Kittis said yesterday Michaelides had openly allied himself with independent Diko rebel candidate Alexis Galanos in the first round, and with Disy-backed Glafcos Clerides in the second.

    Kittis said the delay in the convening of the disciplinary committee was due to new evidence of more serious breaches of party rules by Michaelides, requiring closer committee attention.

    Such evidence included attempts made by Michaelides supporters to sway Diko members to vote for Clerides, Kittis claimed.

    Galanos yesterday lashed out at Diko's treatment of its vice president, saying members of lower rank than Michaelides should show him due respect; a "medieval mentality" prevailed in the party, he said.

    [07] Second bomb found in British base

    ONLY a faulty fuse prevented a second bomb explosion within a week in the Akrotiri Sovereign Base Area (SBA) yesterday, but base authorities said they did not suspect a terrorist campaign.

    A small home-made device containing TNT explosive - whose fuse had been lit but had not gone-off - was discovered next to a busy road through the base at around 1pm, bases spokesman Mervyn Wynne Jones said.

    Last Thursday night, a bomb went off outside the SBA police station at Phasouri, damaging lighting outside the building.

    Wynne Jones said yesterday's bomb was "nowhere near" the Phasouri police station, but he added the possibility of the two attacks being linked "could not be ruled out."

    The device was found in a pumping station next to the M1 about half-way between Curium archaeological site and Phasouri by a bases security officer on routine patrol. The road was closed off while SBA explosives experts defused the device.

    Wynne Jones stated that, as with the attack last week, SBA police believed it was the work of a "crank" and not terrorists.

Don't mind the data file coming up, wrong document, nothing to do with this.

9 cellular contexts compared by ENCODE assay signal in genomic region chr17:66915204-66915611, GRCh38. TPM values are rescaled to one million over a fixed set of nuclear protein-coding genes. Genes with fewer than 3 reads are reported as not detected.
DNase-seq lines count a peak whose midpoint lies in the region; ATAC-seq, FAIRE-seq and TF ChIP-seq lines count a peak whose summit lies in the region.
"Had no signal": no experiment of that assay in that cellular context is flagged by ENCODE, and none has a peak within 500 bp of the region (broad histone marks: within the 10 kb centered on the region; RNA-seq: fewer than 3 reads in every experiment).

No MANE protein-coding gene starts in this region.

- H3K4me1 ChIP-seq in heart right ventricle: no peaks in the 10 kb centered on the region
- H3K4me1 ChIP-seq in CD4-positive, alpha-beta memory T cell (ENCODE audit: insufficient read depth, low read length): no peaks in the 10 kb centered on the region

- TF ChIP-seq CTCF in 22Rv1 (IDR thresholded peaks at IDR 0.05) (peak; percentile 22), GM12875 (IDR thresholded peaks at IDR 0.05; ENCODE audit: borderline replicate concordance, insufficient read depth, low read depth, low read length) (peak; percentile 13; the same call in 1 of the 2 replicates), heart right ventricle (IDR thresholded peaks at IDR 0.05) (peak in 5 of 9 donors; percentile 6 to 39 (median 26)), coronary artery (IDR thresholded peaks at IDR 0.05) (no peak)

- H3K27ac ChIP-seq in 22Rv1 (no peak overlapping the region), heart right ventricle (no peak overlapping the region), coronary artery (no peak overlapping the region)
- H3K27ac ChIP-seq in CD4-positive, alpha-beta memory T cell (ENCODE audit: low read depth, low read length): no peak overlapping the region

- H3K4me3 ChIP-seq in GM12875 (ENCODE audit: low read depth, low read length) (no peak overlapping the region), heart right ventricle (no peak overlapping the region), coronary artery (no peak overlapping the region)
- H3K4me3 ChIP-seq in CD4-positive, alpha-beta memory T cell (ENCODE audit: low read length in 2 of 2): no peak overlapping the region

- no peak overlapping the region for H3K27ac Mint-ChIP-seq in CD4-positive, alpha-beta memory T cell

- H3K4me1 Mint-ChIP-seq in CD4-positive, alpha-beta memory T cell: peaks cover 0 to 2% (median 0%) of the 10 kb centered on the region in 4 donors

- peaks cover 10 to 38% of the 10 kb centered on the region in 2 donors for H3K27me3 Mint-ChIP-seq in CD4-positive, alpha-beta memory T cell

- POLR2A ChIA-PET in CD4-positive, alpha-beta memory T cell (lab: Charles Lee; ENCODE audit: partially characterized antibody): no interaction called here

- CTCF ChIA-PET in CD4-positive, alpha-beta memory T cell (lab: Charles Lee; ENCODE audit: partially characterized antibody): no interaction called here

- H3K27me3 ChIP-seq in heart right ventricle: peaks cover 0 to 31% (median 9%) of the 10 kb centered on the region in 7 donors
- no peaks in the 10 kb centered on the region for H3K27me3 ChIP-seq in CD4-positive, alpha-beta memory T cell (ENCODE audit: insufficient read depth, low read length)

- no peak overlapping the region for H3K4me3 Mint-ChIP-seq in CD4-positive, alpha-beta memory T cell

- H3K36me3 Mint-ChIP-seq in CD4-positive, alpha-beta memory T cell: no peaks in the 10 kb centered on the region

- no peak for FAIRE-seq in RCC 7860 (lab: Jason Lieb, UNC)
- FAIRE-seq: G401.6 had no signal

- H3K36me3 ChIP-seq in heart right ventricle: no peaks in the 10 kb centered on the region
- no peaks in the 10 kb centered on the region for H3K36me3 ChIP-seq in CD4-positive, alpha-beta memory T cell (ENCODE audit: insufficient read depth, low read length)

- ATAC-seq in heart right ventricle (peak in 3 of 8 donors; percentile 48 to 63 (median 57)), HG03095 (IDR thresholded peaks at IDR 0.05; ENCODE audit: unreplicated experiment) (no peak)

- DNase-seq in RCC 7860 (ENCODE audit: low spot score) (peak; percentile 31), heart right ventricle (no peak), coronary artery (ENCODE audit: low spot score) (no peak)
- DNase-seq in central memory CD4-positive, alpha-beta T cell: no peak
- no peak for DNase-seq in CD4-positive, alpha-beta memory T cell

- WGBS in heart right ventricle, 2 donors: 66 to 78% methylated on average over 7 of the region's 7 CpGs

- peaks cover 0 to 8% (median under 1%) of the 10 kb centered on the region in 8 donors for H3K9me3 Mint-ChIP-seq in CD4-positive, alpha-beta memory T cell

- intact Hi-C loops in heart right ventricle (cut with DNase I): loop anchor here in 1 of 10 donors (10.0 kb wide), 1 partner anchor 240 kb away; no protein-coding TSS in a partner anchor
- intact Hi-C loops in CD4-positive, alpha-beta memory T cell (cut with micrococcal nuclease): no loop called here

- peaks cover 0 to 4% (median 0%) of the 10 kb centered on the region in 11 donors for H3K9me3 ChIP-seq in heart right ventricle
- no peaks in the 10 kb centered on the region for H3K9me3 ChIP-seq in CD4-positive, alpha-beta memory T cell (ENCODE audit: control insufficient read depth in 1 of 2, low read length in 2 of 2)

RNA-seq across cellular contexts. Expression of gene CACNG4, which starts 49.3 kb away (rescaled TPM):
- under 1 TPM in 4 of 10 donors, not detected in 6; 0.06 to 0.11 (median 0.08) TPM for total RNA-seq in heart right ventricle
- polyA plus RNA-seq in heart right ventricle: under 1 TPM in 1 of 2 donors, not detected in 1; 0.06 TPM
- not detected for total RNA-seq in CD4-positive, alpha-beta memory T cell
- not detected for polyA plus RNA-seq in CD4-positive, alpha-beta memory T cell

"There is nothing sinister about the incident," Wynne Jones told the Cyprus Mail. He said the M1 was used "as much by civilian traffic as by (British) military vehicles."

    He said there were no plans for security patrols within the SBA to be stepped up.

    [08] Leopards outwit vets to make babies

    TWO LEOPARD cubs born at Limassol Zoo early on Wednesday have stunned staff who had been feeding their mother contraceptives for years.

    Lambros Lambrou, the zoo's official vet, said yesterday there had been no decision to mate the two adult leopards.

    In fact, "we had been giving her contraceptives for years and we did not expect a delivery," Lambrou said.

    "When staff went to the cage on Wednesday morning, they were completely surprised to find four leopards instead of two."

    The cubs' mother is five years old and was brought to Limassol from Israel around four years ago. She had been taking contraceptives twice a week in her food.

    "Obviously it didn't work," Lambrou said.

    The male leopard, called Leo, is nine years old and came from an Italian circus which visited Limassol five years ago.

    Lambrou said the two cubs were in perfect health.

    [09] Small quake shakes Limassol and Paphos

    SOUTHERN and western coastal towns were shaken by a minor earthquake early yesterday morning.

    The tremor, which measured 4.4 on the Richter scale, was felt in Limassol, Paphos and Stroumbi. It occurred at 00.39am.

    The epicentre was 60 kilometres out to sea, south-west of Limassol, the Geological Survey Department said.

    There were no injuries, and no damage was reported.

    In 1996, an earthquake measuring 6.1 on the Richter scale rocked the entire island, with 50 injuries reported. Buildings were also damaged.

    Over the past 100 years, earthquakes in Cyprus have been responsible for the deaths of 67 people.

    [10] Hellenic bank in investment deal with Merrill Lynch

    A DEAL has been struck between Hellenic Bank Ltd and Merrill Lynch Asset Management (MLAM) granting the bank the right to offer and distribute MLAM offshore mutual funds in Cyprus.

    The agreement, announced yesterday, will grant Hellenic Bank clients access to 38 international money market, equity, and bond investment portfolios.

    Merrill Lynch &amp; Co is ranked as one of the world's leading securities firms with client assets of over $1 trillion. MLAM, a wholly owned asset management division, is one of the largest global asset management services, with combined assets under management of nearly $450 billion.

    MLAM investments will be available only to non-residents, repatriated Cypriots, offshore and overseas companies and approved investment and insurance companies.

    © Copyright Cyprus Mail 1998